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Updated: Apr 27

A bear has mauled the dove – we say our prayers

as clanking tank tracks crush the city streets.

We give but feel no pain, the war is theirs.


We hear concussion of explosions,

see the hollow stare from skulled apartments.

A bear has mauled the dove – we say our prayers.


We watch families flee with muffled faces,

backpacks stuffed and hugging their stuffed bears.

We give but feel no pain, the war is theirs.


At the border, men of fighting years

turn back to learn arms, bag sand, dig trenches.

A bear has mauled the dove – we say our prayers.


A white-bearded Ukrainian pities

the doomed young Russian conscripts.

We give but feel no pain, the war is theirs.


News bites grip, we scour our screens,

pay more at the pump, but sleep in peace.

A bear has mauled the dove – we say our prayers.

We give but feel no pain, the war is theirs.

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A short gulf flight links

the island whenua which feeds my youth

to an urban burden of care.


In a day, the harvest of twenty years

is shared with the needs of twenty patients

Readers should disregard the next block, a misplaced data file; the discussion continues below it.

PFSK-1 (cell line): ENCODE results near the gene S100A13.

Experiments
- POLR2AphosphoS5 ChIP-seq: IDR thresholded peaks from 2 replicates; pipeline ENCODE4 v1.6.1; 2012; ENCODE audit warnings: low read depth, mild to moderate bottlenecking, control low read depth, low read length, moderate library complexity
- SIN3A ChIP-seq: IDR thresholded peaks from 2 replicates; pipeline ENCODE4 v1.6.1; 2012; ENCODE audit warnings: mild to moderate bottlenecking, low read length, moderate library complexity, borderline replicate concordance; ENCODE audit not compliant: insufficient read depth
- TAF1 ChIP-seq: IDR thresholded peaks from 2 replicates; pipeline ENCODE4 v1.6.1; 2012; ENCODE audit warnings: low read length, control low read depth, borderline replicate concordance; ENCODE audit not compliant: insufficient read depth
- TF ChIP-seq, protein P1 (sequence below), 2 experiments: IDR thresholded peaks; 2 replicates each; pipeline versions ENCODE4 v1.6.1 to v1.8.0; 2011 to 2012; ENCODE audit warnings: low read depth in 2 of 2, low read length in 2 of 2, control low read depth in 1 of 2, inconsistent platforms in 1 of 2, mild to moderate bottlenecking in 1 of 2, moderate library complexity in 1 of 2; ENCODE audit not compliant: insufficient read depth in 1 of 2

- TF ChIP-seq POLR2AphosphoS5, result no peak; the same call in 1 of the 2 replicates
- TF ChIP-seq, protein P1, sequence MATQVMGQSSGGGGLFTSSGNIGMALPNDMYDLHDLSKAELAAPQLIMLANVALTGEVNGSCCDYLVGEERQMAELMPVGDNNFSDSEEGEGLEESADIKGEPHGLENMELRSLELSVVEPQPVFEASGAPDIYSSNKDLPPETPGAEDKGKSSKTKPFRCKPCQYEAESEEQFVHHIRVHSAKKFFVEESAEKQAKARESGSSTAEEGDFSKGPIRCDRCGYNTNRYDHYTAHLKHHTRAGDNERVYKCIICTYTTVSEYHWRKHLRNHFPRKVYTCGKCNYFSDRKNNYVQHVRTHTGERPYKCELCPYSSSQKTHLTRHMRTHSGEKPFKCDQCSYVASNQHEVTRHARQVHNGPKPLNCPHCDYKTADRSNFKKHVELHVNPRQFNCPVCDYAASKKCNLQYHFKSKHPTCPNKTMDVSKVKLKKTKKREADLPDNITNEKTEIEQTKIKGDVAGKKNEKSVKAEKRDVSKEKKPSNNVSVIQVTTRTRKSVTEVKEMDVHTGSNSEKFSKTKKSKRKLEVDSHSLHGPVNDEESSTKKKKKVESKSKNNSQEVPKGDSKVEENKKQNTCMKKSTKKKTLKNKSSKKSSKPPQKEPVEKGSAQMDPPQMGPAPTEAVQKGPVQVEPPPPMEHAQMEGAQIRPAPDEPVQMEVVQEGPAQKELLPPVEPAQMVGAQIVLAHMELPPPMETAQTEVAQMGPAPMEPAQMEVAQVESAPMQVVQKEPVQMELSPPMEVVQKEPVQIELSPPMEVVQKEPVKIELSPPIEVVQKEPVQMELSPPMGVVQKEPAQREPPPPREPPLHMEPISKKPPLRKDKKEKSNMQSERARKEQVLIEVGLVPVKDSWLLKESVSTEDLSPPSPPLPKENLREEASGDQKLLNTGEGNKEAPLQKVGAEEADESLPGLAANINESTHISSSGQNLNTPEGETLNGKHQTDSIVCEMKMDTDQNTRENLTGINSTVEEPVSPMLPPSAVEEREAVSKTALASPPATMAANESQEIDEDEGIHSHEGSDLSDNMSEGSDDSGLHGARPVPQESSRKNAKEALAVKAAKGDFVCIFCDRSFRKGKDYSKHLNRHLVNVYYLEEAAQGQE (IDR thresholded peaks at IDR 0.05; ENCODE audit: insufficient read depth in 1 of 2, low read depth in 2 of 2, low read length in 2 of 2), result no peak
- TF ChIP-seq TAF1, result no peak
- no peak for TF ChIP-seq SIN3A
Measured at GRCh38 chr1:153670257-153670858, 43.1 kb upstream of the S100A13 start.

holding parts of broken stories,

hearing unspoken fears,

engaged through senses subjective as weather,

and I offer an uncertain science

distilled with what skill, what wisdom there is,

knowing a thousand grateful patients

cannot avert that one dread complaint.

There are slips, there will always be slips

and the hawk circles and waits.


The gulf is crossed

by a short flight

and the masks are switched.


I always lose my head on the Barrier,

the wild fickle coast enticing me

with exuberant promise.

A life jacket is all the wisdom needed

here, crashing my ocean kayak

out through the waves, the exhilaration

of the ride rising above the memory

of the last dumping.


Climbing the crumbling clay headland,

choosing exposed pōhutukawa roots

over the worn track, savouring small dangers

and habitually revisiting old predicaments,

what do I hope to prove?

A Peter Pan of petty adventure,

I pull a defiant cap over white hair,

but here there must be no slip

to the black rocks that wait below.


A short gulf flight

takes me back once more to the land

of patients, employees and care.

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With both parents lost,

remembered, buried, nothing

stands between being here

and the edge of not being;


the incline to the unfenced cliff,

the pull of the current

to the cataract.


There were warning signs

of course, but in this time-kept world

there is no pause, no rewind,

and where we once saw


the parent interposed

now there is a clear-felled

view into the void.

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